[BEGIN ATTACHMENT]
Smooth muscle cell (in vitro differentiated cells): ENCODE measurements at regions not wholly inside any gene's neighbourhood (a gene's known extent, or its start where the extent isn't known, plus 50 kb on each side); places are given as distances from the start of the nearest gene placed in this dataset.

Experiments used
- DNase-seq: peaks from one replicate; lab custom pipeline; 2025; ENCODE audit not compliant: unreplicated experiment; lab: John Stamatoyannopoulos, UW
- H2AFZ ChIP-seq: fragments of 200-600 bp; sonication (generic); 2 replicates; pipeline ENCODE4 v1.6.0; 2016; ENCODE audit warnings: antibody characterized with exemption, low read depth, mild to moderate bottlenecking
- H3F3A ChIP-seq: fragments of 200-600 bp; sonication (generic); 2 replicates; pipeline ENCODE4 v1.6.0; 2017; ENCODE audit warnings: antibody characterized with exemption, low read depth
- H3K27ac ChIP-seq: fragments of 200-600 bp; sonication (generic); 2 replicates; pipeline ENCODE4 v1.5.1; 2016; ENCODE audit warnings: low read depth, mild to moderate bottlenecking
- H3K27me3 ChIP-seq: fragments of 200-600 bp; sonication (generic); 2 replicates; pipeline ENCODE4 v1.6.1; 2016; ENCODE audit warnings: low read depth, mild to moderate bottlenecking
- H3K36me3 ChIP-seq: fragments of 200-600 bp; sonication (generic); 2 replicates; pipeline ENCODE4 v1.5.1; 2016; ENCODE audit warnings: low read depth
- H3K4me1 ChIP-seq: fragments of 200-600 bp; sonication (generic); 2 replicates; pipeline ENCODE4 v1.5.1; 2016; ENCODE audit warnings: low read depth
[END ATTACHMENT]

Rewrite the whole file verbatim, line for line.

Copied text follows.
Smooth muscle cell (in vitro differentiated cells): ENCODE measurements at regions not wholly inside any gene's neighbourhood (a gene's known extent, or its start where the extent isn't known, plus 50 kb on each side); places are given as distances from the start of the nearest gene placed in this dataset.

Experiments used
- DNase-seq: peaks from one replicate; lab custom pipeline; 2025; ENCODE audit not compliant: unreplicated experiment; lab: John Stamatoyannopoulos, UW
- H2AFZ ChIP-seq: fragments of 200-600 bp; sonication (generic); 2 replicates; pipeline ENCODE4 v1.6.0; 2016; ENCODE audit warnings: antibody characterized with exemption, low read depth, mild to moderate bottlenecking
- H3F3A ChIP-seq: fragments of 200-600 bp; sonication (generic); 2 replicates; pipeline ENCODE4 v1.6.0; 2017; ENCODE audit warnings: antibody characterized with exemption, low read depth
- H3K27ac ChIP-seq: fragments of 200-600 bp; sonication (generic); 2 replicates; pipeline ENCODE4 v1.5.1; 2016; ENCODE audit warnings: low read depth, mild to moderate bottlenecking
- H3K27me3 ChIP-seq: fragments of 200-600 bp; sonication (generic); 2 replicates; pipeline ENCODE4 v1.6.1; 2016; ENCODE audit warnings: low read depth, mild to moderate bottlenecking
- H3K36me3 ChIP-seq: fragments of 200-600 bp; sonication (generic); 2 replicates; pipeline ENCODE4 v1.5.1; 2016; ENCODE audit warnings: low read depth
- H3K4me1 ChIP-seq: fragments of 200-600 bp; sonication (generic); 2 replicates; pipeline ENCODE4 v1.5.1; 2016; ENCODE audit warnings: low read depth